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Atomic Structure and Periodicity

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					Atomic Structure and Periodicity
Purpose of the Unit and Rationale
The goal of this unit is to teach the students:
• A chemist’s view of atomic structure - functional
• The waves and particle nature of electrons
• The shape of orbitals, how they fill and their stability
• How electron configuration relates to periodic trends and properties
• An understanding of what is ionization energy, electron affinitiy and
electronegativity and how that relates to properties
• The characteristics of noble gases, non-metals, alkali metals and
transition metals

General Sequence


Day 1 and 2
We will collect information on student’s previous knowledge and
preconceptions. We would then discuss the key experiments around
atomic structure focusing on Thompson, Millikan and Rutherford’s
experiments. Rutherford Mini-lab. We would finish the area covering the
experiments discovering the neutron and discuss the parts and models of
the atom.
Anthony Thomas - Atomic Structure
 Minilab_Rutherford.pdf
Day 3
We would discuss the nuclear structure of the atom and strong forces. We
would cover atomic mass, average atomic mass and what ions are.

Day 4
We would discuss the dual nature of both light and electrons and how this
relates to electron clouds.

Day 5
Lab Day: Flame Tests
Day 6
We would cover the shapes of the s, p and d orbitals. We would discuss
how electrons are distributed and the filling order of orbital.

Day 7
We would cover basic quantum mechanics/ quantum theory and how this
relates to atomic orbitals.

Day 8
We will discuss the Periodic Table and the various classes of compounds
and their general characteristics

Day 9
We will discuss the relative stabilities of electron configurations, filled vs.
half filled sublevels.

Day 10
Lab Day: Quantum Mechanics

Day 11
Periodic Trends. Discussion of ionization energy, electron affinitiy and
electronegativity

Day 12
Lab Day: Activity of Metals

Day 13
Continue a discussion of periodic properties. We will discuss trends in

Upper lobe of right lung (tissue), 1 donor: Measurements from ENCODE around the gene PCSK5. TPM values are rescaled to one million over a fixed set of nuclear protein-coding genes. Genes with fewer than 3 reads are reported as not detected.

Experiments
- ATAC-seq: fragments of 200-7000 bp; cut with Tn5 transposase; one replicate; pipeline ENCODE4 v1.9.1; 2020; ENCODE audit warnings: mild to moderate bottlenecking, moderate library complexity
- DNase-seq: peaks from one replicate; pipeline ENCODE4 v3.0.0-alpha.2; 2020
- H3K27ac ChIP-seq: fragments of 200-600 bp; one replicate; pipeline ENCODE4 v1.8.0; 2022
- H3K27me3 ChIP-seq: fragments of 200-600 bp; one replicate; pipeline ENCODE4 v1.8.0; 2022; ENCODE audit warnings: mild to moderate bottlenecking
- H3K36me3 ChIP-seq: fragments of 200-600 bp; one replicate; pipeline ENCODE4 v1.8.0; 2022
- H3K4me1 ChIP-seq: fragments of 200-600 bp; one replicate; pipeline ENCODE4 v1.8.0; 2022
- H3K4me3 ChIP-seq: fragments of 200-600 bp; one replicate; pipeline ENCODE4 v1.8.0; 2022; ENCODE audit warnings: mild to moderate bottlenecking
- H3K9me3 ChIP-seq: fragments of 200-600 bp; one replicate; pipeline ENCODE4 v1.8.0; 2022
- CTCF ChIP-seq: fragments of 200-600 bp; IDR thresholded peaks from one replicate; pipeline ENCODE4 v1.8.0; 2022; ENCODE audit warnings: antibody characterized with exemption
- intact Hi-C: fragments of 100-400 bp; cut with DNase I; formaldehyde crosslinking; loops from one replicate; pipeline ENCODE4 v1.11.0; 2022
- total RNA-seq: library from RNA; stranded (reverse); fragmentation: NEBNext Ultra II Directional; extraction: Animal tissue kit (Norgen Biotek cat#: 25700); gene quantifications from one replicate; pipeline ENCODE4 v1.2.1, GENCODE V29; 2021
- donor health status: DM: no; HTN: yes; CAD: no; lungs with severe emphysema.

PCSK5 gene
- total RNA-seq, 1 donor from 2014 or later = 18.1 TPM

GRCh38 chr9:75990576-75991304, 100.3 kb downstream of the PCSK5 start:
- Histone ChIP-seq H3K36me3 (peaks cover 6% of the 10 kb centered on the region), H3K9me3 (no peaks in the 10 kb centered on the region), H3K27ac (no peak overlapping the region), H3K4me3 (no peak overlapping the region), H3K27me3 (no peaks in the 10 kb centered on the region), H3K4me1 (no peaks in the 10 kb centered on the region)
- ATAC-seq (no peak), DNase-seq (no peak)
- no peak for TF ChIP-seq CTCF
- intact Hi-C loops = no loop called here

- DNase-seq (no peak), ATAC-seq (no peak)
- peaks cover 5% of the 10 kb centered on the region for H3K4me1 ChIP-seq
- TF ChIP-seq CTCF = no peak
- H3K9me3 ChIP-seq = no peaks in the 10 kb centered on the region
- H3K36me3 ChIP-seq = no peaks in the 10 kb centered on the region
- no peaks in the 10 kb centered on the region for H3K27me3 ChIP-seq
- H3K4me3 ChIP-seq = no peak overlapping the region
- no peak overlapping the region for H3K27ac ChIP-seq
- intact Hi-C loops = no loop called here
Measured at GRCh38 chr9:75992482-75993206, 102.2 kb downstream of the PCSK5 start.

physical properties and their correlation to atomic structure of elements.

Day 14
Lab Day/Review Day
Day 15
Unit Test

Concept Maps – History of Atomic Structure and Periodocity
MICHIGAN CURRICULUM STARDARDS
C4.8 Atomic Structure
Electrons, protons, and neutrons are parts of the atom and have
measurable properties, including mass and, in the case of protons and
electrons, charge. The nuclei of atoms are composed of protons and
neutrons. A kind of force that is only evident at nuclear distances holds
the particles of the nucleus together against the electrical repulsion
between the protons.
 C4.8A Identify the location, relative mass, and charge for electrons,
protons, and neutrons.
C4.8B Describe the atom as mostly empty space with an extremely
small, dense nucleus consisting of the protons and neutrons and an
electron cloud surrounding the nucleus.
 C4.8C Recognize that protons repel each other and that a strong
force needs to be present to keep the nucleus intact.
 C4.8D Give the number of electrons and protons present if the
fluoride ion has a -1 charge.

C4.8x Electron Configuration
Electrons are arranged in main energy levels with sublevels that
specify particular shapes and geometry. Orbitals represent a region of
space in which an electron may be found with a high level of
probability. Each defined orbital can hold two electrons, each with a
specific spin orientation. The specific assignment of an electron to an
orbital is determined by a set of 4 quantum numbers. Each element
and, therefore, each position in the periodic table is defined by a
unique set of quantum numbers.
 C4.8e Write the complete electron configuration of elements in the
first four rows of the periodic table.
 C4.8f Write kernel structures for main group elements.
 C4.8g Predict oxidation states and bonding capacity for main group
elements using their electron structure.
 C4.8h Describe the shape and orientation of s and p orbitals.
 C4.8i Describe the fact that the electron location cannot be exactly
determined at any given time.

C4.9 Periodic Table
In the periodic table, elements are arranged in order of increasing
number of protons (called the atomic number). Vertical groups in the
periodic table (families) have similar
physical and chemical properties due to the same outer electron
structures.
 C4.9A Identify elements with similar chemical and physical properties
using the periodic table.

C4.9x Electron Energy Levels
The rows in the periodic table represent the main electron energy
levels of the atom. Within each main energy level are sublevels that
represent an orbital shape and orientation.
 C4.9b Identify metals, non-metals, and metalloids using the periodic
table.
 C4.9c Predict general trends in atomic radius, first ionization energy,
and electonegativity of the elements using the periodic table.

C4.9x Electron Energy Levels
The rows in the periodic table represent the main electron energy
levels of the atom. Within each main energy level are sublevels that
represent an orbital shape and orientation.
 C4.9b Identify metals, non-metals, and metalloids using the periodic
table.
 C4.9c Predict general trends in atomic radius, first ionization energy,
and electonegativity of the elements using the periodic table.

				
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